A US military judge ruled that WikiLeaks suspect Bradley Manning, 24, will have the right to access documents that prosecutors may have been hiding, which assess the effect of his crime on US national security.
The suspect’s defense lawyer’s claim that prosecutors were hiding reports by government agencies that could help Manning’s case. These reports, including assessments by the State Department, the FBI and the Office of the National Counterintelligence Executive (Oncix), measured the impact that the leaked classified documents had on national security.
Manning was arrested in May 2010 for having given classified government material to WikiLeaks. He faces charges for “aiding the enemy,” which is a capital offense.
The defendant’s lawyer, David Coombs, believes the reports will prove that the release of the documents had no major effect on US national security. He has been requesting access to them for months.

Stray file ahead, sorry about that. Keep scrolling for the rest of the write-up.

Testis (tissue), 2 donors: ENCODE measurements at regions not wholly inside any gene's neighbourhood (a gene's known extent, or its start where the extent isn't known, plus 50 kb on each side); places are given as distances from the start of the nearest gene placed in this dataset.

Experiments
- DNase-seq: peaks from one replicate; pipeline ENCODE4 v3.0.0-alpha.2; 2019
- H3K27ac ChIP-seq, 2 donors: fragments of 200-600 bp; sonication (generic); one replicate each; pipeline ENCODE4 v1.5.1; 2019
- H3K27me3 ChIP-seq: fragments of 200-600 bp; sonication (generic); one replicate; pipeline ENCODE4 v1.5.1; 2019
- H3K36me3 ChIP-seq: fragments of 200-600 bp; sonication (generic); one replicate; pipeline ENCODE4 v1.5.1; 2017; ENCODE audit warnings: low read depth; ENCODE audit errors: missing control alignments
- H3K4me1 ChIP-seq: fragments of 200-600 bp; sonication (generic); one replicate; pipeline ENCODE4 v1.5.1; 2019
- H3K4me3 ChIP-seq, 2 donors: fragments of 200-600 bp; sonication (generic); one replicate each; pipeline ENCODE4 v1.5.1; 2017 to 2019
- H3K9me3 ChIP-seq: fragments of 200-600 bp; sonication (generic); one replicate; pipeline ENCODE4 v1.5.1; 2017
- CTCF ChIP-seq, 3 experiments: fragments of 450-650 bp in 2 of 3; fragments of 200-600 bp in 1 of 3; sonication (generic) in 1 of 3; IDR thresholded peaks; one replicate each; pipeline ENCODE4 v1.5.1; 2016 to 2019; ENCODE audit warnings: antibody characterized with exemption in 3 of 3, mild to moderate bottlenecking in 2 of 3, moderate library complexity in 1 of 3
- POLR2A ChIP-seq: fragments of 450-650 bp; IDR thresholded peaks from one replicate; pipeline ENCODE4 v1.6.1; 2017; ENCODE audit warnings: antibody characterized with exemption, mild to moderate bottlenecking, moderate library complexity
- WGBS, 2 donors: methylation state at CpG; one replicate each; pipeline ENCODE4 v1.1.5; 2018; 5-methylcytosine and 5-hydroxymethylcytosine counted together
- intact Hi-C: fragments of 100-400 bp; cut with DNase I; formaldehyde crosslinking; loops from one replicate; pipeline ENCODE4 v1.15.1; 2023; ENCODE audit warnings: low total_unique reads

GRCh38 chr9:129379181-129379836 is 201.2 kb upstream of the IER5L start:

Among the classified material that Manning allegedly illegally gave to WikiLeaks were videos of a 2007 helicopter gun attack in Baghdad, the 2009 Granai airstrike in Afghanistan, hundreds of thousands of US diplomatic cables and half a million army reports (known as the “Afghan War logs”).
Judge Denise Lind ruled that prosecutors must provide “damage assessment” reports from government agencies, measuring the impact of the classified material on WikiLeaks. On Monday the judge also ordered the prosecution to give an account of why it had refused to share all of the evidence with the defense.
Prosecutors must now clarify when they became aware of the information they turned over to the defense, when they shared the files, what they were and how they gathered information for the assessment at the more than 60 government agencies they questioned.
“It’s definitely heartening that David Coombs’ arguments are resonating with the judge,”said Zach Pesavento, a spokesman for the Bradley Manning support network.“The prosecution appears to have been deliberately misunderstanding its requirements to the defense.”
If convicted, Manning could face life in prison, and the documents assessing his impact on national security could affect the remainder of the trial.